Global environmental crime increases by 5-7 percent per year 

According to Edina Berlinger, environmental crimes (pollution and serious damage to biodiversity) are the 4th most common global crime. This form of crime is growing by 5-7% per year, and comes  behind drug trafficking, arms trafficking and human trafficking. In 2024, a new EU directive was adopted. The related sanctions are significant maximum penalties: 10 years in prison, 5 percent of turnover or €40 million. Examples of aggravating circumstances include death or serious injury as a result of the incident, misleading company documents on the subject, recurring pollution in the company, or the company profiting from the environmental crime. The expert reminded the audience of the British Petrol (BP) oil spill in the Gulf of Mexico in 2010, which showed that the company was able to reduce the major loss of revenue caused by the consumer boycott by using greenwashing advertising. 

According to Berlinger, from both a legal and an administrative point of view, it would be logical that if the company presented itself greener than it really was before the damage occurred, then the penalty should be heavier. Likewise, if we want to promote green investment, we should not only give a discount to firms that do so, but also increase the penalty rate proportionately if greening is not achieved.  


You also need to look behind the ESG assessments 

The speaker pointed out that the ESG (Environmental, Social, Governance) assessment can also be used for greenwashing, where companies  report on their environmental, social and governance risks and opportunities. A good example is the case of Credit Suisse, where a series of scandals followed each other, but the bank tried to justify its actions to shareholders in its ESG reports. And because the methodologies used to assess ESG reports differ significantly, it has happened that a bank has received both the highest ESG rating from one international organisation and the riskiest rating from another. In any case, research shows that just a one grade higher ESG rating reduces the severity of damage by 50-60 percent. At the same time, several US states have already passed some kind of anti-ESG legislation, which means that you cannot invest only on an ESG basis because it can be misleading or destroy value.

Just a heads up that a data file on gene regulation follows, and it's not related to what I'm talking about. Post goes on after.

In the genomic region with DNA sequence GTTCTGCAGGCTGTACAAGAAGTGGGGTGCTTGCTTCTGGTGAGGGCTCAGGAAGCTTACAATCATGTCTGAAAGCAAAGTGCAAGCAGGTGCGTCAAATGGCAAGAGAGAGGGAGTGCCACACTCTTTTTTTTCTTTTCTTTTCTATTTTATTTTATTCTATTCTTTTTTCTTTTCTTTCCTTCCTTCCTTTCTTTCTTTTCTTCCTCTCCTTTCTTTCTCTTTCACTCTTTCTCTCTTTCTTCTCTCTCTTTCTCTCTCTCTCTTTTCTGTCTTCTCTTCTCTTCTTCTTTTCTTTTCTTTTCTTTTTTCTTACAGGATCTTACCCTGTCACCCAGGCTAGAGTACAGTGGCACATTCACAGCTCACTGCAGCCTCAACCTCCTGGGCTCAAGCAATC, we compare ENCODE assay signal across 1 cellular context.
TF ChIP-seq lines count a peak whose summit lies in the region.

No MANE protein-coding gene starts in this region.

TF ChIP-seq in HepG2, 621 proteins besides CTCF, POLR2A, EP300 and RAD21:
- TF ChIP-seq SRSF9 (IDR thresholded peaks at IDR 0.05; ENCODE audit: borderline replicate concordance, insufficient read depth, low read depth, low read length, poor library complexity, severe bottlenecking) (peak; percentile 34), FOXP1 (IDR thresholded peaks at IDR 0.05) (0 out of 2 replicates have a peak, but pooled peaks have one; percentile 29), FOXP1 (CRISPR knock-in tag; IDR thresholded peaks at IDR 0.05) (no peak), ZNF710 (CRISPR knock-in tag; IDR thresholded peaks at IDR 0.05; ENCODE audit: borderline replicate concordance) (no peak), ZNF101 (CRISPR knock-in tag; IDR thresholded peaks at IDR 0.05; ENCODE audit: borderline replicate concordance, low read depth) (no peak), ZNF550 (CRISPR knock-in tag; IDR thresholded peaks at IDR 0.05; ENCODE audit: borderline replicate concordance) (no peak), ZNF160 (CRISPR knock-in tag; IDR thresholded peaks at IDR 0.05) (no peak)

The expert also outlined the theoretical framework for why a group of green, greenwashing and brownwashing (i.e. doing green but not communicating it) and honest brown (doing environmental damage and not denying it) companies can coexist at all. Unequal knowledge between investors and firms and the resulting counter-selection, as well as moral hazard, also play a role. The first is that investors offering green loans at preferential rates often do not know how much the company they are lending to will get out of the green project they are planning, or even how much the company actually wants to implement it. The latter depends on whether the loan is actually used to implement the green project, whether the positive external impacts are realised, or whether they do something else and just label it as an environmental investment.  

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GEN.:2024.05.28. - 04:56:42